The performance of the cancer antigen 125 (CA-125) blood test for detecting ovarian cancer surpassed expectations in a study of more than 50,000 symptomatic women seen in primary care, researchers reported on November 5 at the U.K. National Cancer Research Institute (NCRI) meeting in Glasgow.
In the study of 50,780 women with symptoms of ovarian cancer such as bloating and abdominal pain, 6.8% had an abnormally high level of CA-125 -- defined as at least 35 U/mL. Of those with high levels, it turned out that 10% had ovarian cancer, the researchers shared in a poster presentation.
"This figure is much higher than previously thought and 10 times higher than the estimate given in the U.K.'s 2011 NICE (National Institute for Health and Care Excellence) guidelines on ovarian cancer diagnosis," the NCRI said in a statement.
The association was stronger for women 50 years or older: Of the 31,086 women, 15% with a high level of CA-125 developed ovarian cancer. In comparison, 3% of those younger than 50 who had a high CA-125 level developed ovarian cancer. The results suggest that women with abnormally high levels of CA-125 should be quickly followed up with more testing for ovarian cancer and possibilities for earlier diagnosis to improve prognosis.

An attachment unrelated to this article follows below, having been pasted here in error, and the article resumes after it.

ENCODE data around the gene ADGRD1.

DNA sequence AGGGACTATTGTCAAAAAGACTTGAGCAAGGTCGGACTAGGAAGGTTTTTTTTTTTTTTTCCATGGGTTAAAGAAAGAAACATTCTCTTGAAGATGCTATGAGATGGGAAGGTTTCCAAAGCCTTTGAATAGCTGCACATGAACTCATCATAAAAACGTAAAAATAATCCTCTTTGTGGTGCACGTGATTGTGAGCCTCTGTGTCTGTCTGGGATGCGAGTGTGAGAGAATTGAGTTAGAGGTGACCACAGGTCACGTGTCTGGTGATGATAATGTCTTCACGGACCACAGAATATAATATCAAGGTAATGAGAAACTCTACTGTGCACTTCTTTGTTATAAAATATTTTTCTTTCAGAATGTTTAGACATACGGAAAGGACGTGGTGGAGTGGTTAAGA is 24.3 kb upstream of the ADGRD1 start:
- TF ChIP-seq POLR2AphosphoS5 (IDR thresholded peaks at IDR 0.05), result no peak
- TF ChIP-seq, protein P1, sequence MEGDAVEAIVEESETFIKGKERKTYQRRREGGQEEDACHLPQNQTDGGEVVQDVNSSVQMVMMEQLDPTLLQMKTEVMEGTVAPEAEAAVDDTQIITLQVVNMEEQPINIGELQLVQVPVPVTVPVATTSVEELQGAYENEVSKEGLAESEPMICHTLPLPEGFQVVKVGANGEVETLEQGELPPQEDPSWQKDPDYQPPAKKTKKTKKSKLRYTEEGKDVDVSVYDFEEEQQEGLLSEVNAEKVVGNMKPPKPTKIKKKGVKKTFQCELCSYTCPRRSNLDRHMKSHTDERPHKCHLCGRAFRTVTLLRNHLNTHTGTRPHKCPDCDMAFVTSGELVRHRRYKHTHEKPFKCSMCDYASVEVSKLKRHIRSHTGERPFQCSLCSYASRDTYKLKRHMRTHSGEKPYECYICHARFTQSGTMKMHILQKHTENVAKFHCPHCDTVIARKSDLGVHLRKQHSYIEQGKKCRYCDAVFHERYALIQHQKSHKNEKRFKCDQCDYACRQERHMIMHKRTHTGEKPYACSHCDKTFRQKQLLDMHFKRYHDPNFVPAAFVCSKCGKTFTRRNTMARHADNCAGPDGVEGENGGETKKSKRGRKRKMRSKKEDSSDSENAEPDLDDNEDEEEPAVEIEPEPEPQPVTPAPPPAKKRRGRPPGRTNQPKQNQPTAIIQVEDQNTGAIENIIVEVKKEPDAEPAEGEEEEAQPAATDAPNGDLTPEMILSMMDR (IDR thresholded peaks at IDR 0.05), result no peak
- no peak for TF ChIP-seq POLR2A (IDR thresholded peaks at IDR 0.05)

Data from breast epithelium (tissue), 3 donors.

In another poster presentation of the same study cohort, the researchers reported that 17% of those 50 or older who had a high level of CA-125 developed a different kind of cancer, including tumors in the pancreas, lung, liver, and gastrointestinal tract.
"In women 50 years and older, the incidence of [nonovarian] cancers was more than [six] times higher in those with elevated CA-125 levels than normal levels," Dr. Garth Funston, a clinical research fellow at the University of Cambridge, and colleagues noted.
However, in looking at different types of cancers individually, the numbers were small. Therefore, while it's good for doctors to be on the lookout for other cancers, the CA-125 test is insufficient on its own, the researchers concluded.